“Genre–whether it’s action/adventure, romance, scifi, fantasy, or superheroes–largely differentiates itself from “mainstream literature” by its heavy reliance on tropes. The lone survivor in a post-apocalyptic landscape. The reluctant paladin called to defend his or her homeland. The white knight. The savior-sacrifice, who must pay the ultimate price to keep the darkness at bay. Good genre books and films succeed because the authors or artists have manipulated these tropes in a particularly skillful way, either by subverting them or unpacking them or, occasionally, pointing right at them. Some of the most stunning works of SF/F produced in the past couple of decades–those that have shifted the cultural conversation–have been those that rely the most heavily on tropes, on what we think we know about a certain genre, and which then proceed to show us, almost by slight-of-hand, what we have overlooked. The Walking Dead. Gravity. District 9. The superb Children of Men. What is masterful about each of these is that the creators exhibited no embarrassment whatsoever about their pulpy source material–instead, they dug deep into the ‘how’ and the ‘why’ and the ‘who’ and used tropes we might have considered all played out (the astronaut in trouble, the zombie apocalypse) to illustrate profoundly heartbreaking things about the human condition. That is, perhaps, genre in a nutshell: it is cliche turned on its head.”

Dr. Lepore’s Lament

May 14, 2015 at 03:03PM

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Bendis On Iceman’s Outing, Says “I’m Not Done With This Story Yet” – Comic Book Resources via Instapaper.

“This story isn’t something that’s coming out of the blue, either. Over the years there’s been a lot of hints that Bobby might not be entirely honest with himself about his sexuality.

Yes! That’s the funniest conversation online. We have some people going, “What on Earth are you talking about? Where did this come from?” Then there are other people who weren’t surprised at all. Already on Tumblr, and I’m not going to repost them until later in the week, people have posted a road map of panels of things that Bobby has done over the last 50 years that prove the point that I thought was obvious, and many others did too.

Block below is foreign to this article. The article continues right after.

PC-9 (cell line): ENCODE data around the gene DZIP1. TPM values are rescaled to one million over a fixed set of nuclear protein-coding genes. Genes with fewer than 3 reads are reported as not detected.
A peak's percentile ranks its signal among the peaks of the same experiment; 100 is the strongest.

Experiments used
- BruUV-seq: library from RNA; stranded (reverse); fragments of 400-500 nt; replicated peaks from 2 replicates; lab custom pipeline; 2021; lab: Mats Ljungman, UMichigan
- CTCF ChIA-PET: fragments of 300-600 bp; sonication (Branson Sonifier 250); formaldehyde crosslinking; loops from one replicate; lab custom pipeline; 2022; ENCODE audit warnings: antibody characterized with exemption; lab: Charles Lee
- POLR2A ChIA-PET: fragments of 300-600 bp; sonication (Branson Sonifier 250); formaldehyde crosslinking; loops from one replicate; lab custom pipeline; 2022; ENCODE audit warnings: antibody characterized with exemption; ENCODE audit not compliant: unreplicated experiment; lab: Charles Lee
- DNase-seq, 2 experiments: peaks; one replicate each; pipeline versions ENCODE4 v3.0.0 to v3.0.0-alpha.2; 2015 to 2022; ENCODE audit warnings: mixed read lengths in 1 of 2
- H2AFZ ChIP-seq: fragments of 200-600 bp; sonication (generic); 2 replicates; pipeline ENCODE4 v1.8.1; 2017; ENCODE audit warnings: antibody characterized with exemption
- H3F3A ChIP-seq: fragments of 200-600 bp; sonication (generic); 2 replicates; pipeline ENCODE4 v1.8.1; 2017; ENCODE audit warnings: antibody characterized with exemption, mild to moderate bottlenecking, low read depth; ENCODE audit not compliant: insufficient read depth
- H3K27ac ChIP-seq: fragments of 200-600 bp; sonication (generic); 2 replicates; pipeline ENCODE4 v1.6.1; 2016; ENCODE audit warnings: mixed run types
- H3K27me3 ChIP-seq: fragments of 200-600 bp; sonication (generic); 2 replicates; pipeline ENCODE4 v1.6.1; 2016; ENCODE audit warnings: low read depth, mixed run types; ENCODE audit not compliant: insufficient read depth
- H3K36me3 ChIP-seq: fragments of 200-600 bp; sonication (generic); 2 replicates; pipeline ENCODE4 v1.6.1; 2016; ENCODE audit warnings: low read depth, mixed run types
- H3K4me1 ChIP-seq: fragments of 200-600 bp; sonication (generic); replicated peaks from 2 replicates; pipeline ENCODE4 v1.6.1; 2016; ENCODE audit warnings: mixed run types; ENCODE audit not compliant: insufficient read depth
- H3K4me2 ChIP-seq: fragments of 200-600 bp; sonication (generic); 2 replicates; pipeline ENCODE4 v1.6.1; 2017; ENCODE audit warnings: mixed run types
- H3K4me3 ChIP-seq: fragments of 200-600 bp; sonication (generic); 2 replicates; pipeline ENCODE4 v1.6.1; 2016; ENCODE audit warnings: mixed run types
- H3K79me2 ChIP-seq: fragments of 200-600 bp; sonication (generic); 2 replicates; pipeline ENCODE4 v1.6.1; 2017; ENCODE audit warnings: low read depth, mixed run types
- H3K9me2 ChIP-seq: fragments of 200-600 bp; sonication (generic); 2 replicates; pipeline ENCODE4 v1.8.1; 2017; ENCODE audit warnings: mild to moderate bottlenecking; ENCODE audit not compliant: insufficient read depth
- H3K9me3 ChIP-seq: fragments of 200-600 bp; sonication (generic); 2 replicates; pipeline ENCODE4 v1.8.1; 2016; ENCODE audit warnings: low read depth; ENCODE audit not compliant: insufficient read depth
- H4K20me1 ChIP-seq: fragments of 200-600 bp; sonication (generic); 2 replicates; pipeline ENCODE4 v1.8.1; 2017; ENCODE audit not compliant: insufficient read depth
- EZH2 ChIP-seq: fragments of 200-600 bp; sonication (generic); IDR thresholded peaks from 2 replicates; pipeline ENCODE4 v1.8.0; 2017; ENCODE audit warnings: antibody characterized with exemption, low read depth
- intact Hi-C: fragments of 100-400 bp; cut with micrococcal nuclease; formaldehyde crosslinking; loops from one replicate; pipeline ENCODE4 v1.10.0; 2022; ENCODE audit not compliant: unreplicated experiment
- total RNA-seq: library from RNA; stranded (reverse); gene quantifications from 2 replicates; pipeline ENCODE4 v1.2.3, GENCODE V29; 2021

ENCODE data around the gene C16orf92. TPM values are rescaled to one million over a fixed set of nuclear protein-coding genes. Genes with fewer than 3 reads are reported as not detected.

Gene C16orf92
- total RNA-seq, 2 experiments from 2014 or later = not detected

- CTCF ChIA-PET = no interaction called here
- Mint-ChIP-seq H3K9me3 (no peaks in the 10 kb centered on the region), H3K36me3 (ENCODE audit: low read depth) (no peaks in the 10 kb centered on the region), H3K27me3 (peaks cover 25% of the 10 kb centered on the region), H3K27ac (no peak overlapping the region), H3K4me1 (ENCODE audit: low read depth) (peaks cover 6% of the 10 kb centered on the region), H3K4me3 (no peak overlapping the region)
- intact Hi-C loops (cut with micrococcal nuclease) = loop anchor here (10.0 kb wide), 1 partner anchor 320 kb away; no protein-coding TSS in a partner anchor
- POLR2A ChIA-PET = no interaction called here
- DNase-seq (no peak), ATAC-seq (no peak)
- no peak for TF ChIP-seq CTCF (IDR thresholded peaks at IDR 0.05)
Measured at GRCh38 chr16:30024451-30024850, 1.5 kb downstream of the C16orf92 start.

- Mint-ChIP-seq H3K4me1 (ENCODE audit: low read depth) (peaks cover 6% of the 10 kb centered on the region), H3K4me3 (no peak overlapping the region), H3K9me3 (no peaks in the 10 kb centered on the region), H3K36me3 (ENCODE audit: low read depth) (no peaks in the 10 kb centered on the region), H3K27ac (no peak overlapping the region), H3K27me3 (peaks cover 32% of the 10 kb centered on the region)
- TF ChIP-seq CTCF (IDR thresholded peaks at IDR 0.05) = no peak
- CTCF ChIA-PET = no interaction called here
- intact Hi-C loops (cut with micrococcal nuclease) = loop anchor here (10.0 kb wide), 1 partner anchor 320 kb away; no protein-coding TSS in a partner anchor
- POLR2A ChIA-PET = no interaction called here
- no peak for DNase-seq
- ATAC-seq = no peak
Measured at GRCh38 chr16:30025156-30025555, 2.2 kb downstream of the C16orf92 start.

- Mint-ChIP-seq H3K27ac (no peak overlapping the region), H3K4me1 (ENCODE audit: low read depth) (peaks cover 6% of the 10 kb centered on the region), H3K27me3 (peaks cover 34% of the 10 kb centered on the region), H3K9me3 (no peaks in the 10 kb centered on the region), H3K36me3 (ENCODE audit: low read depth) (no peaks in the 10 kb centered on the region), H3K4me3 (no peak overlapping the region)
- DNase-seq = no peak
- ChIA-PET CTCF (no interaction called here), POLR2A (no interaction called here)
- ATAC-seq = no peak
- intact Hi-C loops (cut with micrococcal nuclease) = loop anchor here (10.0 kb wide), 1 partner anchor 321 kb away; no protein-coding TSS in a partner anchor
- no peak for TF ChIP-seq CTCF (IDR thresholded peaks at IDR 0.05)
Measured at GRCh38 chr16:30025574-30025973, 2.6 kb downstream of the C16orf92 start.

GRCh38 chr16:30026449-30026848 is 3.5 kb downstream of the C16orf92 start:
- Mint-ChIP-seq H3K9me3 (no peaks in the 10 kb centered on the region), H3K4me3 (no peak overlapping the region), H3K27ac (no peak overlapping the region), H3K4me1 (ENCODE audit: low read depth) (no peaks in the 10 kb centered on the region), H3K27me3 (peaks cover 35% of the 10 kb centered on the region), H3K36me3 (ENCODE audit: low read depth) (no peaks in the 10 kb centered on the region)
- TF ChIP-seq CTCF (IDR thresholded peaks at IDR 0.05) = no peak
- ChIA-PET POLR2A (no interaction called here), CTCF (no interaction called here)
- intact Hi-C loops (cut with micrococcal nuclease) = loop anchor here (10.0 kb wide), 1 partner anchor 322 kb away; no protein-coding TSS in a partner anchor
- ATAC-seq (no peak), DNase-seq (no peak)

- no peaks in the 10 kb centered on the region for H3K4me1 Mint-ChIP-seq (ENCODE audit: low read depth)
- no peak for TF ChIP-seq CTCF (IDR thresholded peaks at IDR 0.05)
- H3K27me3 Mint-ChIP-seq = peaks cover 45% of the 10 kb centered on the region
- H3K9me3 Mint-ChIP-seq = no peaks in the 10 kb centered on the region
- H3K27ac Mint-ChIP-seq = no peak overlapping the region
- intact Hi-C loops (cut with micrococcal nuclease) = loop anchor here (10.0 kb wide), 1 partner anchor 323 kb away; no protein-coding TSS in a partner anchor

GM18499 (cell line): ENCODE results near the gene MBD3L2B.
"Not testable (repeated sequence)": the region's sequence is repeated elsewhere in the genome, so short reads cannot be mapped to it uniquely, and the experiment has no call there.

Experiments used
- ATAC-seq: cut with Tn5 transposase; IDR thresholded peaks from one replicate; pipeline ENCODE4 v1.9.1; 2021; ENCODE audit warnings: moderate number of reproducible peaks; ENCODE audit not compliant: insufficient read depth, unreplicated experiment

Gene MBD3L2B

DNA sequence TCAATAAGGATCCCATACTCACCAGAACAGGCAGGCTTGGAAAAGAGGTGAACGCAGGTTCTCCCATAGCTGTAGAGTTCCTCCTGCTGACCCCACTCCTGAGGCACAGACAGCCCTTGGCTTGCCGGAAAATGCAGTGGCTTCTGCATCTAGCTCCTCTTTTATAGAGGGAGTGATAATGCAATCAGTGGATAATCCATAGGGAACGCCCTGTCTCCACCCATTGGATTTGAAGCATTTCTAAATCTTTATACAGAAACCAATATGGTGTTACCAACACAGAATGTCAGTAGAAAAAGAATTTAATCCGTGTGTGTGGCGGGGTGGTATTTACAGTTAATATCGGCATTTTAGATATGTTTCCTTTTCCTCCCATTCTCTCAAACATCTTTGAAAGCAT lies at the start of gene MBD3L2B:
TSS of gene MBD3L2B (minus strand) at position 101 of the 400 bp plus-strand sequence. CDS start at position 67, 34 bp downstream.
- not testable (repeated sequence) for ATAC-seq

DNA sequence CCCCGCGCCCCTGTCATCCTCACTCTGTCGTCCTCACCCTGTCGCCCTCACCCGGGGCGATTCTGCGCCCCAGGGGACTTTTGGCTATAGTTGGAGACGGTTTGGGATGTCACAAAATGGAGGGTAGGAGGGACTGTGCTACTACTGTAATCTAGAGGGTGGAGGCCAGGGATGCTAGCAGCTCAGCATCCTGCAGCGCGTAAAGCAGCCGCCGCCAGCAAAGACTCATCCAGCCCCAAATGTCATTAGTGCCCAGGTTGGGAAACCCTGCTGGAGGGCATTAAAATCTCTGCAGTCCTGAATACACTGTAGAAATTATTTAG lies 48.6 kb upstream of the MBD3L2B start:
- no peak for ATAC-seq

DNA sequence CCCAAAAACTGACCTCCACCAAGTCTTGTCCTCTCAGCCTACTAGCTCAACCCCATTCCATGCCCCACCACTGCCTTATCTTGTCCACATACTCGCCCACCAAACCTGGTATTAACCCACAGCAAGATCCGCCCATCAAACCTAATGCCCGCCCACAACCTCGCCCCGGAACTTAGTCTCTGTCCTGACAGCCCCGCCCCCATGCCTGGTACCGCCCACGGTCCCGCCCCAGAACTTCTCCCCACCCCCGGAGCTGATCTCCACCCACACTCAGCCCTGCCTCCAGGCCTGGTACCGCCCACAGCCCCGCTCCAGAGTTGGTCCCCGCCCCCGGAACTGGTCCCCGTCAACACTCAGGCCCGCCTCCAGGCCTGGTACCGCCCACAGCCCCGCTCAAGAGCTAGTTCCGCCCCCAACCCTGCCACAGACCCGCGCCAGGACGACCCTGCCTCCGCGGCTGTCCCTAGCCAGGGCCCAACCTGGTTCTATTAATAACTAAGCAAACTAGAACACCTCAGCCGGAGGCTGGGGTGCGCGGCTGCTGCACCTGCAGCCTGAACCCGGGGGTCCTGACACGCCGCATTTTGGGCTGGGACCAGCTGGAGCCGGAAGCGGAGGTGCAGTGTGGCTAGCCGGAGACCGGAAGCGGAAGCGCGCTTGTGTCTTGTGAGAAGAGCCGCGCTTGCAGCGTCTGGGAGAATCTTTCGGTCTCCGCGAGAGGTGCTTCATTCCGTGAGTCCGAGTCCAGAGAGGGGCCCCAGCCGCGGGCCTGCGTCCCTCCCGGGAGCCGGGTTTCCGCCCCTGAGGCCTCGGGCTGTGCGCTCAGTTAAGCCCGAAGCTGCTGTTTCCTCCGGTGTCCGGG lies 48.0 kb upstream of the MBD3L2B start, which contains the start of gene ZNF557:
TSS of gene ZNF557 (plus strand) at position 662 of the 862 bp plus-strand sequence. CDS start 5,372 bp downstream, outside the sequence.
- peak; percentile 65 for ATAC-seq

It’s funny that we have so many people who saw it as coming out of left field, and so many people who weren’t surprised at all. But with sex and politics, people are going to see what they want to see.”

Bendis On Iceman’s Outing, Says “I’m Not Done With This Story Yet” – Comic Book Resources

May 8, 2015 at 10:45AM

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“Why Being A Debut Author Isn’t Exactly A Dream Come True” via Instapaper

“For most writers, publishing a book is the achievement of a lifetime dream and only the most tasteless of people would talk negatively about it”

“The reality, I’m afraid, is more like you’re sitting alone, post-carnival, on a cigarette-butt encrusted patch of grass typing your own name into Bing, but other than that you’re feeling super-duper lucky. Everything is great!”

“This plan of yours couldn’t have come at a better time. Your book has been out for two weeks now and you have a lot of questions. For example, did everyone else get the memo that from this point forward every time you read from your hardcover, you’re also trying to sell it? Hey! Selling a hardcover is tough! Twenty-six dollars is a lot of money. Hell, you haven’t ever spent that much on a dry-aged steak! But wait, what’s that? One of your new debut author friends sold all the books at her last reading? In a town she doesn’t even live in? Eighty copies total? Wow, that is so great!”

Why Being A Debut Author Isn’t Exactly A Dream Come True

May 6, 2015 at 03:54PM

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How to Write About Characters Who Are Smarter Than You

“Doyle’s great discovery is that intelligence is not about the accumulation of data — it’s about deciding what that data means. Holmes has the same tools at his disposal that you do; he almost never possesses information that you don’t. It’s only that he looks at the shared information and sees things that you never could. An analogy might be found in the poker game Texas Hold ’Em, for any reader who plays (I play a lot.) The trick of the game is in some sense that you’re not playing your opponent’s cards — you’re playing the community cards. The real game isn’t in what she knows that you don’t, or what you know that she doesn’t. It’s in what you both know, but you simply deploy to greater affect.”

How to Write About Characters Who Are Smarter Than You

May 3, 2015 at 01:15PM